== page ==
Management of Type 1 diabetes (T1DM) poses enormous challenges for healthcare systems and individuals across Europe. This chronic disease is usually diagnosed in childhood-youth, and thus it presents a long-term evolution. Moreover, the COVID-19 pandemic accelerated the use of video-consultations and other mHealth interventions instead of the usual face-to-face visits. In order to explore the potential of mHealth interventions and video-consultations for T1DM, the observational study "Impact of mHealth interventions and remote video-consultations on Diabetes Type 1 and hospital Management – The case of Hospital del Mar" was performed.
This Master Thesis Project aimed at evaluating the health outcomes and overall costs related to T1DM subjects’ follow-up, with the incorporation of mHealth interventions and remote video-consultations. The healthcare partner involved in the project was Hospital del Mar - Parc de Salut Mar, in Barcelona (Spain), with the participation of with Doctor Elisenda Climent Biescas and Doctor Juan José Chillarón, from the Endocrinology department. Also from Catalonia, Fundació TIC Salut i Social, through the eHealth expert Jesus Berdun Peñato, provided the collaborative framework for this study. Finally, Abdul Jabbar Omar Alsaleh, professor at the School of Economics and Management “Alma Mater Studiorum” (Università di Bologna) wasresponsible for the Thesis supervision.
The study performed
Diabetes is a chronic disease that, when mismanaged, can present long-term complications. Major complications are microvascular conditions including diabetic retinopathy or nephropathy, and macrovascular conditions such as ischemic heart disease, stroke or peripheral vascular disease. Diabetes also represents a financial burden for the affected individuals and their families as well as the national healthcare system (SNS) that, in Spain, as many other European countries, covers all medical expenses.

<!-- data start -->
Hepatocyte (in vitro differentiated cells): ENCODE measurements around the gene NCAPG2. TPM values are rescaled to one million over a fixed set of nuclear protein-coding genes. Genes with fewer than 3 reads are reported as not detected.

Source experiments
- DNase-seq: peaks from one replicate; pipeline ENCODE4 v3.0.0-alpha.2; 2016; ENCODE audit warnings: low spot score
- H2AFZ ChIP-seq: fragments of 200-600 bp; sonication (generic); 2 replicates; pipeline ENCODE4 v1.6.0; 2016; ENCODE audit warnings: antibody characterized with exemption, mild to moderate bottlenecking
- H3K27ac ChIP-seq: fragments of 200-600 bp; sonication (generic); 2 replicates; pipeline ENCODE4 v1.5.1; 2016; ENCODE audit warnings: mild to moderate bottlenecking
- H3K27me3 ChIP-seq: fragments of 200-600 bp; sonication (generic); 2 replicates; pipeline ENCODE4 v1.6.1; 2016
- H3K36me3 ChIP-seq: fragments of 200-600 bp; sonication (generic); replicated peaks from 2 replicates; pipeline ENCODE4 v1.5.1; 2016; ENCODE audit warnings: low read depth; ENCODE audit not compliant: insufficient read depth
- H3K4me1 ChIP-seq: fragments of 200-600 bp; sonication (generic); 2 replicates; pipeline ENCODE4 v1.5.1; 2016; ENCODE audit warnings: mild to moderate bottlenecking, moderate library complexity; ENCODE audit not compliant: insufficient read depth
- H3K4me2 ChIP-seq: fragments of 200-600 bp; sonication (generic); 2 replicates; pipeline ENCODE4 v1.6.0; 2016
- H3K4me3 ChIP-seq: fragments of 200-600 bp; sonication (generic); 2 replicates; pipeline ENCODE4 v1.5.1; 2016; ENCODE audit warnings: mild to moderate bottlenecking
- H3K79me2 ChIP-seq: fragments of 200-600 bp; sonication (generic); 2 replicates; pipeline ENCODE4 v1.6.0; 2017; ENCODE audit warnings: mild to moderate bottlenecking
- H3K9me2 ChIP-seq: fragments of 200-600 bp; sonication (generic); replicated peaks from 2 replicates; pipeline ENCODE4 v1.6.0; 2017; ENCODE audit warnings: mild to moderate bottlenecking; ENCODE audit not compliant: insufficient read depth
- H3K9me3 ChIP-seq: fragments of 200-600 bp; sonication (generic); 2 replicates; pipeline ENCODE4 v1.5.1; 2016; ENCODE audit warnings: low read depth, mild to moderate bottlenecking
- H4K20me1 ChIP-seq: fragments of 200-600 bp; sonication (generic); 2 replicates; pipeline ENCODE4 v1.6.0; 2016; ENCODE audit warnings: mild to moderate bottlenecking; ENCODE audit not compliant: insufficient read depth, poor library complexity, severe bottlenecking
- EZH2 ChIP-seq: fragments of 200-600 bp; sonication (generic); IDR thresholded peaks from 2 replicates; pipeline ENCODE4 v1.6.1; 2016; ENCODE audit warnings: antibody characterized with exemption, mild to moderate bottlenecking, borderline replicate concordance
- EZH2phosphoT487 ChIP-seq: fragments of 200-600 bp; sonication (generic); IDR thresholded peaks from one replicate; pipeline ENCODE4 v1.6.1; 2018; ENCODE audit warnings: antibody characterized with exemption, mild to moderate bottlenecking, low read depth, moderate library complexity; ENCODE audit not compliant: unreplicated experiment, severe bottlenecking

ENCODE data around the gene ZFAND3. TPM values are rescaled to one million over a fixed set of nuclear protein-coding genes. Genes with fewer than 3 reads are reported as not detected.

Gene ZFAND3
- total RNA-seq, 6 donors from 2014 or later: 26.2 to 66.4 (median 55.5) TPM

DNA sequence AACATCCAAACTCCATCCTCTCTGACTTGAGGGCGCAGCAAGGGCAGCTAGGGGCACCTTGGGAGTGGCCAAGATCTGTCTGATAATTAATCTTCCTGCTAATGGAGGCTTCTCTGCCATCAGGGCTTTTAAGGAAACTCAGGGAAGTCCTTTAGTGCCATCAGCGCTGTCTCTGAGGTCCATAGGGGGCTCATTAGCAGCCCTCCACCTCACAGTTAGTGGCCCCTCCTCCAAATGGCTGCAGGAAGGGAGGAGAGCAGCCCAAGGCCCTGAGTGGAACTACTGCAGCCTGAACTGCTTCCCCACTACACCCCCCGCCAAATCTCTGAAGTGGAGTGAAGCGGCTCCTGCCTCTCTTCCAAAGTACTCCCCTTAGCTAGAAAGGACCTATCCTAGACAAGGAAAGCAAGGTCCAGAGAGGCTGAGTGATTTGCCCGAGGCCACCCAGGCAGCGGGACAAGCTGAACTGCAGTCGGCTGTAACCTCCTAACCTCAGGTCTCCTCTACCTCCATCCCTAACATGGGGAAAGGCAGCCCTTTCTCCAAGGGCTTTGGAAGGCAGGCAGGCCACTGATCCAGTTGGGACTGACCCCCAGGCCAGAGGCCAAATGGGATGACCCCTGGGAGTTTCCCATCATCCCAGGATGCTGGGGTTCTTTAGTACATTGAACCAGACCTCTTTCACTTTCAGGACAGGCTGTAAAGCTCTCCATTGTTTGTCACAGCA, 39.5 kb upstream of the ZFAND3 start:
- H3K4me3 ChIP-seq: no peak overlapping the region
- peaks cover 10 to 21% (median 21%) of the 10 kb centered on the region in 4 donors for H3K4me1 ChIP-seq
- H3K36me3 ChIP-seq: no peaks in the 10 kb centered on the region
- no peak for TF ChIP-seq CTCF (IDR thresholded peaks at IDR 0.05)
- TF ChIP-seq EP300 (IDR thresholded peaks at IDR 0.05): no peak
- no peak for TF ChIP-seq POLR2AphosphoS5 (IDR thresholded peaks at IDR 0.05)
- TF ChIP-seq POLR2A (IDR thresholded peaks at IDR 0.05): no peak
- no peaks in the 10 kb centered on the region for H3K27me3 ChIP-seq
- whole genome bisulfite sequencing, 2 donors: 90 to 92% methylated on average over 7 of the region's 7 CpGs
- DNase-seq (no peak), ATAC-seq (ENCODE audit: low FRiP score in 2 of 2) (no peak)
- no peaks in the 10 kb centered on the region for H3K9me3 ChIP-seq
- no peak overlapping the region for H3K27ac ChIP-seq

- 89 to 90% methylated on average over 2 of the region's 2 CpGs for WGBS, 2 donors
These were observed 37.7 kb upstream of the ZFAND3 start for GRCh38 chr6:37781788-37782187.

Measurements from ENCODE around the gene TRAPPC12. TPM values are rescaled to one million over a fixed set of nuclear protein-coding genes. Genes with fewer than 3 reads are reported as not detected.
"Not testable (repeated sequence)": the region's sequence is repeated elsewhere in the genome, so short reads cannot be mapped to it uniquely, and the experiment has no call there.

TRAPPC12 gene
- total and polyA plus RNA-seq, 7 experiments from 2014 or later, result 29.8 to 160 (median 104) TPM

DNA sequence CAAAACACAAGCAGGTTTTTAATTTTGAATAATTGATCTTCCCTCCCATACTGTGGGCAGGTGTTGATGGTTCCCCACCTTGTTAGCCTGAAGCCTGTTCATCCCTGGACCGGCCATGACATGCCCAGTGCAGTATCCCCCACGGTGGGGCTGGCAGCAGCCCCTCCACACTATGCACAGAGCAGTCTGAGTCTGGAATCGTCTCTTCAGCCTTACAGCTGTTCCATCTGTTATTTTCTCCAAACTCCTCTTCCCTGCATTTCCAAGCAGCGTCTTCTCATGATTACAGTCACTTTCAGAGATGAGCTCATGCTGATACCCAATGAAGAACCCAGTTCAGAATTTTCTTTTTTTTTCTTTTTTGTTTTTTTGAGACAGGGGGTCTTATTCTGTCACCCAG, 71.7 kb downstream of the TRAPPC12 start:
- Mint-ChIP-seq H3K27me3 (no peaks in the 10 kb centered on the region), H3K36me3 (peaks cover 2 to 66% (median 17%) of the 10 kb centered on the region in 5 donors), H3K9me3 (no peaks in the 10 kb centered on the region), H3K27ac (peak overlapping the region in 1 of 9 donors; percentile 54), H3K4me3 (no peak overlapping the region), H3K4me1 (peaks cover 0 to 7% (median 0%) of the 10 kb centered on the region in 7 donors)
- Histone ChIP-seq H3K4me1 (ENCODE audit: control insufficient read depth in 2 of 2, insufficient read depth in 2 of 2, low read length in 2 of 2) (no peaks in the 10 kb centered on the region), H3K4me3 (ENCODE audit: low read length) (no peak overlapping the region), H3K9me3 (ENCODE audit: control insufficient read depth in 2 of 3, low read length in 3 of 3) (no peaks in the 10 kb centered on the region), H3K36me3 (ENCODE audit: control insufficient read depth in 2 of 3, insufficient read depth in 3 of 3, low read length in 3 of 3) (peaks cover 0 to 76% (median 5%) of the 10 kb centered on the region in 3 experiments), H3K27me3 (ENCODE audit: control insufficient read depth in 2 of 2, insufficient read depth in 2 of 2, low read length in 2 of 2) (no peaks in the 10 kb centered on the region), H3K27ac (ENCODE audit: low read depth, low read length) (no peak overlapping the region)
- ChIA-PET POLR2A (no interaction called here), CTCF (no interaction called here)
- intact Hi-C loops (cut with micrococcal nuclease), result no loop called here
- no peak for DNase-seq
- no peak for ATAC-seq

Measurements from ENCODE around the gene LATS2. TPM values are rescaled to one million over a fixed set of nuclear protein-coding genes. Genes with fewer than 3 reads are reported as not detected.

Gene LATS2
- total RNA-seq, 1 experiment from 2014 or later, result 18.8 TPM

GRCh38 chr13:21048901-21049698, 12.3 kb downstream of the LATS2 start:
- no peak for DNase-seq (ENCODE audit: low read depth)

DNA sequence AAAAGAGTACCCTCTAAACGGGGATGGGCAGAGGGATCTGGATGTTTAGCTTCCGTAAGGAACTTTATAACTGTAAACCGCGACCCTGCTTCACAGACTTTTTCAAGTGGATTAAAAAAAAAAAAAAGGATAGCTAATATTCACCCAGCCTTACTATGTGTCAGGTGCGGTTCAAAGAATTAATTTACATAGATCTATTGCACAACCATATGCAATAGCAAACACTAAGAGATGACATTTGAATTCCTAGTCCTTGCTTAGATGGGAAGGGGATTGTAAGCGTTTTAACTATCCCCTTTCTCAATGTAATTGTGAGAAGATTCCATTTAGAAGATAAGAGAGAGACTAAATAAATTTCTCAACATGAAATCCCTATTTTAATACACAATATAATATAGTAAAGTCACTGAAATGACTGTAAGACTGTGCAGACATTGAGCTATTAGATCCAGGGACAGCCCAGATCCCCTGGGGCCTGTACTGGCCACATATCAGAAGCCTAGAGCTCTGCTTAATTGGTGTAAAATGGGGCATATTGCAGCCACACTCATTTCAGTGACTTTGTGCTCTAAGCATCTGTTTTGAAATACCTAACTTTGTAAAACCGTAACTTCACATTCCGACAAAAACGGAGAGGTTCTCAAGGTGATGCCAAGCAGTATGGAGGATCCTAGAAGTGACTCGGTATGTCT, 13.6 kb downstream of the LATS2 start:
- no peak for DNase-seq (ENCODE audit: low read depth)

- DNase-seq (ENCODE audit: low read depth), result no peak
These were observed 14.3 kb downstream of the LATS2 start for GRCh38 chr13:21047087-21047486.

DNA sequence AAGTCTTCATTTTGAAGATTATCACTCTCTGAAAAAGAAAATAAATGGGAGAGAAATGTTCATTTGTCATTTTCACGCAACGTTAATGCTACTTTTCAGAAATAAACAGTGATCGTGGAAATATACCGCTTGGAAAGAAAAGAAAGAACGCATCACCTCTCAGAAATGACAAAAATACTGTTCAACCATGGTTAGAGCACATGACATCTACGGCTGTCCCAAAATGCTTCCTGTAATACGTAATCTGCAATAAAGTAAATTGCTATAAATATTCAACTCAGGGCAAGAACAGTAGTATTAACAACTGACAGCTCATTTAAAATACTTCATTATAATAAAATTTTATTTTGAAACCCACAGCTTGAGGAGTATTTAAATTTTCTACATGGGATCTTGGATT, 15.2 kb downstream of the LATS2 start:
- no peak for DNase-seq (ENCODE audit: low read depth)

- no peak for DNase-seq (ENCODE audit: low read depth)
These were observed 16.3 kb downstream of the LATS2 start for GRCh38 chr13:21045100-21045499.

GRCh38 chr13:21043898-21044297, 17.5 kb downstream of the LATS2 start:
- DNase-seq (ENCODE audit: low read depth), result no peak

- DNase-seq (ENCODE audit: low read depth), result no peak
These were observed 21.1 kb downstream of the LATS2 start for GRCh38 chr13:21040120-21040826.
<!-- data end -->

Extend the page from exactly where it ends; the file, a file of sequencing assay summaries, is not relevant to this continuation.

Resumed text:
The study performed consisted in a quantitative analysis (using the statistical software “STATA 16” and “Microsoft Excel”) of the effects of mHealth interventions and telemonitoring on clinical parameters in terms of metabolic control, complication arise rate, monitoring adherence and correlated expenses. The costs were evaluated from the patient perspective, namely traveling costs, time loss and consequent absenteeism at work and productivity loss. Furthermore, the Spanish national healthcare system (SNS) perspective was also adopted to evaluate costs related to visits and hospitalization due complication arise.
T1DM and the two mHealth interventions
The two mHealth interventions constitute two distinct but interrelated and comprehensive platforms for diabetes management and monitoring. The first mHealth app, “Libreview” is connected to a thin and flexible fiber that is inserted under the patient’s skin in their arm with an applicator. The filament can be scanned by the app on the mobile phone thus all the information is directly uploaded into a personal cloud, and can be accessed by both the patient and the healthcare professional from the diabetes unit of Hospital del Mar. The second one is “Social Diabetes” whose main feature is the bolus calculator. The patients register their glucose value in the bolus calculator of the app (the glucose value is obtained from the glucose sensor in the Librelink app) and how much carbohydrates they are going to eat. With this information, the bolus calculator gives the patient a recommendation of how much prandial / fast insulin the patient must inject.